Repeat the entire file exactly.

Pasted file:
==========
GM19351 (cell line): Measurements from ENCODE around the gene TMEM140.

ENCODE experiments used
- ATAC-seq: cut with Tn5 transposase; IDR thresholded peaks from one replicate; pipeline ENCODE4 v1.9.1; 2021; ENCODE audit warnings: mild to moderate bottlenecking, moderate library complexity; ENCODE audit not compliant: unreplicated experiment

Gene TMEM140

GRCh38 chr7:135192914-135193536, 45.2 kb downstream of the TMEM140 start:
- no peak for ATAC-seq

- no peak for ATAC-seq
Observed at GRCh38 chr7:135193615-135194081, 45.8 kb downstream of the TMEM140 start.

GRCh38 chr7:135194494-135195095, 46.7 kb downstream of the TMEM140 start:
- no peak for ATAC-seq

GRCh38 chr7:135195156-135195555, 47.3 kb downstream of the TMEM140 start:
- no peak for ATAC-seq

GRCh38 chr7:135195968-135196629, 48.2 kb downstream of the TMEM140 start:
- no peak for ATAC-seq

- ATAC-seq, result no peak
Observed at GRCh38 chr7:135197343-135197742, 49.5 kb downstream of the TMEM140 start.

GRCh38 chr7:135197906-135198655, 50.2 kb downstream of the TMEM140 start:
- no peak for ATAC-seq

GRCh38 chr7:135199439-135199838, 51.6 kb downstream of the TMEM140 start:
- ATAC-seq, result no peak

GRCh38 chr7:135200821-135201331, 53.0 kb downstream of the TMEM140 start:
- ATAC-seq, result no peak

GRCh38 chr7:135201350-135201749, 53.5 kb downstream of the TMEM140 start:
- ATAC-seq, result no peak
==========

GM19351 (cell line): Measurements from ENCODE around the gene TMEM140.

ENCODE experiments used
- ATAC-seq: cut with Tn5 transposase; IDR thresholded peaks from one replicate; pipeline ENCODE4 v1.9.1; 2021; ENCODE audit warnings: mild to moderate bottlenecking, moderate library complexity; ENCODE audit not compliant: unreplicated experiment

Gene TMEM140

GRCh38 chr7:135192914-135193536, 45.2 kb downstream of the TMEM140 start:
- no peak for ATAC-seq

- no peak for ATAC-seq
Observed at GRCh38 chr7:135193615-135194081, 45.8 kb downstream of the TMEM140 start.

GRCh38 chr7:135194494-135195095, 46.7 kb downstream of the TMEM140 start:
- no peak for ATAC-seq

GRCh38 chr7:135195156-135195555, 47.3 kb downstream of the TMEM140 start:
- no peak for ATAC-seq

GRCh38 chr7:135195968-135196629, 48.2 kb downstream of the TMEM140 start:
- no peak for ATAC-seq

- ATAC-seq, result no peak
Observed at GRCh38 chr7:135197343-135197742, 49.5 kb downstream of the TMEM140 start.

GRCh38 chr7:135197906-135198655, 50.2 kb downstream of the TMEM140 start:
- no peak for ATAC-seq

GRCh38 chr7:135199439-135199838, 51.6 kb downstream of the TMEM140 start:
- ATAC-seq, result no peak

GRCh38 chr7:135200821-135201331, 53.0 kb downstream of the TMEM140 start:
- ATAC-seq, result no peak

GRCh38 chr7:135201350-135201749, 53.5 kb downstream of the TMEM140 start:
- ATAC-seq, result no peak